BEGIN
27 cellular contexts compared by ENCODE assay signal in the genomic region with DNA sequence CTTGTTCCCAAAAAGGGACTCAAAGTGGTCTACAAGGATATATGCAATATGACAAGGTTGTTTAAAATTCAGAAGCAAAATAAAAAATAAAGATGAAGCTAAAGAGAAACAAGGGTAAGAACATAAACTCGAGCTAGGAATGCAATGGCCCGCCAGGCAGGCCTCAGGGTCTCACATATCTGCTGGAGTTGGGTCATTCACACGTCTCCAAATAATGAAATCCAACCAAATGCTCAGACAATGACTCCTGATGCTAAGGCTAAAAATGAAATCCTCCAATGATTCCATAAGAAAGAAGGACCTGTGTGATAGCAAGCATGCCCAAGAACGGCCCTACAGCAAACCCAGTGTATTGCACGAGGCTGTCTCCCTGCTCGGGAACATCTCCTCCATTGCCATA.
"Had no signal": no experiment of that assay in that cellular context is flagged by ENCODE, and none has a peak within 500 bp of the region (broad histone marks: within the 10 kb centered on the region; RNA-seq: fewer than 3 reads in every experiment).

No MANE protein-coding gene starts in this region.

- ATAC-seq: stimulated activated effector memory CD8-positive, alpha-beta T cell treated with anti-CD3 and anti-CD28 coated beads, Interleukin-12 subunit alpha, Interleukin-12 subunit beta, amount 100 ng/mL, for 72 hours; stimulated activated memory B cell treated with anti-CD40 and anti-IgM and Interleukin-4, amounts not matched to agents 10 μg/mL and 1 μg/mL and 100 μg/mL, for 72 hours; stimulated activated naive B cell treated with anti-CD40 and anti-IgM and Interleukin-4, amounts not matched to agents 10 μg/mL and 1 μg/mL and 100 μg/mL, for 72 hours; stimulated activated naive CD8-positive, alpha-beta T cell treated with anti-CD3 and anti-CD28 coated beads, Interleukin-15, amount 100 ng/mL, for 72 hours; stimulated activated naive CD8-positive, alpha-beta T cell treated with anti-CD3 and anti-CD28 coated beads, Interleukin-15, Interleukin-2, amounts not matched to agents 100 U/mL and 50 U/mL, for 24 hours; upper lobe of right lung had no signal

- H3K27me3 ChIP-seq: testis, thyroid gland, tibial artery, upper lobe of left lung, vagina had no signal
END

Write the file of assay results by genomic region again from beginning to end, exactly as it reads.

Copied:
27 cellular contexts compared by ENCODE assay signal in the genomic region with DNA sequence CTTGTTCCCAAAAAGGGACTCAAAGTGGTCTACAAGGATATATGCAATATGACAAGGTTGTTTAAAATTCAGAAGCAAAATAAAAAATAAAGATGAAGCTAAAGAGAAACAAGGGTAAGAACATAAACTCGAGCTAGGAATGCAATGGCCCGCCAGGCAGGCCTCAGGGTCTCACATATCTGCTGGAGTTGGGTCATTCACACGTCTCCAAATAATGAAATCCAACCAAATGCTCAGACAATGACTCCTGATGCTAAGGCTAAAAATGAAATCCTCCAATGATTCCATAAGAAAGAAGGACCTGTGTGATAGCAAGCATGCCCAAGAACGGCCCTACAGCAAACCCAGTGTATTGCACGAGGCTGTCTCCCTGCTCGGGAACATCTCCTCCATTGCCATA.
"Had no signal": no experiment of that assay in that cellular context is flagged by ENCODE, and none has a peak within 500 bp of the region (broad histone marks: within the 10 kb centered on the region; RNA-seq: fewer than 3 reads in every experiment).

No MANE protein-coding gene starts in this region.

- ATAC-seq: stimulated activated effector memory CD8-positive, alpha-beta T cell treated with anti-CD3 and anti-CD28 coated beads, Interleukin-12 subunit alpha, Interleukin-12 subunit beta, amount 100 ng/mL, for 72 hours; stimulated activated memory B cell treated with anti-CD40 and anti-IgM and Interleukin-4, amounts not matched to agents 10 μg/mL and 1 μg/mL and 100 μg/mL, for 72 hours; stimulated activated naive B cell treated with anti-CD40 and anti-IgM and Interleukin-4, amounts not matched to agents 10 μg/mL and 1 μg/mL and 100 μg/mL, for 72 hours; stimulated activated naive CD8-positive, alpha-beta T cell treated with anti-CD3 and anti-CD28 coated beads, Interleukin-15, amount 100 ng/mL, for 72 hours; stimulated activated naive CD8-positive, alpha-beta T cell treated with anti-CD3 and anti-CD28 coated beads, Interleukin-15, Interleukin-2, amounts not matched to agents 100 U/mL and 50 U/mL, for 24 hours; upper lobe of right lung had no signal

- H3K27me3 ChIP-seq: testis, thyroid gland, tibial artery, upper lobe of left lung, vagina had no signal